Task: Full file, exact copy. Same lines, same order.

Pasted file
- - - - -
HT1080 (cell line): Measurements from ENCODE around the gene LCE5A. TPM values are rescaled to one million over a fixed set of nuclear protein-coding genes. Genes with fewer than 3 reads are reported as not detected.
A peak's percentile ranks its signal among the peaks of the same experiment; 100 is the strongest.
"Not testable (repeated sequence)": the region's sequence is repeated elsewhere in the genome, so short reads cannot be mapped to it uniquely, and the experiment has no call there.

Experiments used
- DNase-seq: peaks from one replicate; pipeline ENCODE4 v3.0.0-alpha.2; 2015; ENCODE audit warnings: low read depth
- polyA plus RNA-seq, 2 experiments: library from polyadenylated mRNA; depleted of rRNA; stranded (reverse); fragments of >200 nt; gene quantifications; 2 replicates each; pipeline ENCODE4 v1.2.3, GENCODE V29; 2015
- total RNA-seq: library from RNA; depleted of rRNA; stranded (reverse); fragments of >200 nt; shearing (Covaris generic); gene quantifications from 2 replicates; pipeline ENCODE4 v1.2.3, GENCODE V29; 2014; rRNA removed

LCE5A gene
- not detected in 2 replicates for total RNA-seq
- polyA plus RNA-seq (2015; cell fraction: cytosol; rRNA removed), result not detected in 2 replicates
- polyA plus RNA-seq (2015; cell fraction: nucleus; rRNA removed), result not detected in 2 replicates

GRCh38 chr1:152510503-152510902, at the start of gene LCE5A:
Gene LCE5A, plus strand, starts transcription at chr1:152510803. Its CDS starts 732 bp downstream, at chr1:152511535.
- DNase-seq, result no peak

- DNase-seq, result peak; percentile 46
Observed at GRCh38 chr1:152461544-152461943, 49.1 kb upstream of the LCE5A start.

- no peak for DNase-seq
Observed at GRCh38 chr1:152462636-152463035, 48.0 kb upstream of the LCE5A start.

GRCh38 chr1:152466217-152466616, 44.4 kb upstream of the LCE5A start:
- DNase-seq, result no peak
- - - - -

HT1080 (cell line): Measurements from ENCODE around the gene LCE5A. TPM values are rescaled to one million over a fixed set of nuclear protein-coding genes. Genes with fewer than 3 reads are reported as not detected.
A peak's percentile ranks its signal among the peaks of the same experiment; 100 is the strongest.
"Not testable (repeated sequence)": the region's sequence is repeated elsewhere in the genome, so short reads cannot be mapped to it uniquely, and the experiment has no call there.

Experiments used
- DNase-seq: peaks from one replicate; pipeline ENCODE4 v3.0.0-alpha.2; 2015; ENCODE audit warnings: low read depth
- polyA plus RNA-seq, 2 experiments: library from polyadenylated mRNA; depleted of rRNA; stranded (reverse); fragments of >200 nt; gene quantifications; 2 replicates each; pipeline ENCODE4 v1.2.3, GENCODE V29; 2015
- total RNA-seq: library from RNA; depleted of rRNA; stranded (reverse); fragments of >200 nt; shearing (Covaris generic); gene quantifications from 2 replicates; pipeline ENCODE4 v1.2.3, GENCODE V29; 2014; rRNA removed

LCE5A gene
- not detected in 2 replicates for total RNA-seq
- polyA plus RNA-seq (2015; cell fraction: cytosol; rRNA removed), result not detected in 2 replicates
- polyA plus RNA-seq (2015; cell fraction: nucleus; rRNA removed), result not detected in 2 replicates

GRCh38 chr1:152510503-152510902, at the start of gene LCE5A:
Gene LCE5A, plus strand, starts transcription at chr1:152510803. Its CDS starts 732 bp downstream, at chr1:152511535.
- DNase-seq, result no peak

- DNase-seq, result peak; percentile 46
Observed at GRCh38 chr1:152461544-152461943, 49.1 kb upstream of the LCE5A start.

- no peak for DNase-seq
Observed at GRCh38 chr1:152462636-152463035, 48.0 kb upstream of the LCE5A start.

GRCh38 chr1:152466217-152466616, 44.4 kb upstream of the LCE5A start:
- DNase-seq, result no peak